BFA senior Jocelyn Licwinko was awarded a scholarship grant for almost $12,000 (15,000 Canadian dollars) from the Elizabeth Greenshields Foundation. Licwinko is earning a Bachelor of Fine Arts degee in studio art with concentrations in painting and printmaking and a minor in German.
The Elizabeth Greenshields Foundation, based in Canada, has awarded funds to more than 2,000 students and artists from 80 countries since its inception, according to the website. Artists can apply and be awarded the grant three times throughout their life.
Licwinko, whose hometown is West Chester, Pennsylvania, explained that she would use a small percentage of the total for art supplies for her thesis exhibition this spring. “The remainder,” she said, “will go towards my tuition, which is very helpful since I am an out-of-state student.”
Licwinko said that the application process required a budget plan, artistic proposal, artist statement, a letter of recommendation and six high-quality images of her work. She used artwork that she completed in spring 2021 for ART 416, Advanced Painting Seminar, with Professor Jason Guynes.
While Licwinko worked through the requirements for her major, she also found a student job in the Sarah Moody Gallery of Art for three years, where she has been a gallery guard and had other responsibilities, such as help change exhibitions. “I would love to be a curator or have my own gallery one day,” she said, so she has been looking for preparator and curatorial assistant positions after she graduates and is thinking of going to school for museum studies or conservation. But, she also doesn’t want to stop making art. “I plan on getting my Master of Fine Arts degree, but I want to go when I feel ready as an artist and not feel pressured.”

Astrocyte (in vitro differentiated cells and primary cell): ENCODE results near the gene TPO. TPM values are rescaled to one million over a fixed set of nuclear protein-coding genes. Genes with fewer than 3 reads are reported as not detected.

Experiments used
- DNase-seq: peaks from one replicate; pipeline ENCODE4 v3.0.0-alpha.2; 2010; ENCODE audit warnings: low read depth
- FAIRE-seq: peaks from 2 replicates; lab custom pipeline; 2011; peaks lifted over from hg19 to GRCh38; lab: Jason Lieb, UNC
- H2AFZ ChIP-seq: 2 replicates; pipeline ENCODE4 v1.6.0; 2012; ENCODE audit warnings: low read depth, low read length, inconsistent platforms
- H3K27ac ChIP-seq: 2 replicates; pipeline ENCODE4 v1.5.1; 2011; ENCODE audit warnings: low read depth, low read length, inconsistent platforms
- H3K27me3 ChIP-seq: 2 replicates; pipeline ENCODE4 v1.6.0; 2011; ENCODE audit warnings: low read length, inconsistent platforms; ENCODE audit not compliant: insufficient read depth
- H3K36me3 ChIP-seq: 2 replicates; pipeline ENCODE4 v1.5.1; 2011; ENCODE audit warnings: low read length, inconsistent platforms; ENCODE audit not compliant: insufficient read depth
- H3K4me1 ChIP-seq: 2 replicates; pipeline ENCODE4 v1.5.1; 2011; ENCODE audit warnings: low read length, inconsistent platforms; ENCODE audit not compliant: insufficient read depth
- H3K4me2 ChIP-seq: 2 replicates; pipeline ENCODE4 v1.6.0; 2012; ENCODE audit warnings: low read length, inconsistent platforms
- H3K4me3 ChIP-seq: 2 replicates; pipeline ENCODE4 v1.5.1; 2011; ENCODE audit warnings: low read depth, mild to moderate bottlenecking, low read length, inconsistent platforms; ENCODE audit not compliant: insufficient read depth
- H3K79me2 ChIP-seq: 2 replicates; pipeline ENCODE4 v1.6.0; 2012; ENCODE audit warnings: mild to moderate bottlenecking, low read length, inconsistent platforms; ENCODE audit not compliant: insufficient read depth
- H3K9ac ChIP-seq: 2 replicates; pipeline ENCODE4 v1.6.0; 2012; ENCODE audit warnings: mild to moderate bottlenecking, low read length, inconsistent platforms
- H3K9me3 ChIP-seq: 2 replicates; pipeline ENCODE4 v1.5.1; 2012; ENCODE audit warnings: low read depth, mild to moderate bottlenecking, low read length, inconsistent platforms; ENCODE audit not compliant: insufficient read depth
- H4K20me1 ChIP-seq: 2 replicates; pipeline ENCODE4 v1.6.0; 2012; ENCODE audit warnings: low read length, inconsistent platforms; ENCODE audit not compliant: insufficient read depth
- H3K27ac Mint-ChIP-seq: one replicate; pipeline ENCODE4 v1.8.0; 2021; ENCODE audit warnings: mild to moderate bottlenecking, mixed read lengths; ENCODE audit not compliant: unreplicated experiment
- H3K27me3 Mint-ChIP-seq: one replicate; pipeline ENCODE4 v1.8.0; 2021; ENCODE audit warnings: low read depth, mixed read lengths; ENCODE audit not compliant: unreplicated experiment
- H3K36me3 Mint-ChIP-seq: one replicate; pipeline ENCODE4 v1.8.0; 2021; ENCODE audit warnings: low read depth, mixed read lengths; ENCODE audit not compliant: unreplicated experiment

Applying for a grant can be a big step, especially for a young artist still in school. Licwinko discovered the grant as part of an assignment in ART 498, the BFA Studio Capstone course, an interdisciplinary course that represents the culmination of the BFA studio art program at The University of Alabama. Focusing on issues pertaining to professional practices, this course is designed to assist students as they leave the university and prepare for the next step in their education and/or in their lives as professional artists.
“For me,” she added, “I always find it difficult to promote myself and my art for fear of the criticism I could potentially receive. I think what stuck with me is that everyone starts somewhere. With that mentality, I decided that I should strive for something more, rather than hold myself back in fear.”
For information about The University of Alabama’s programs in studio art and art history, visit our Degree Programs page.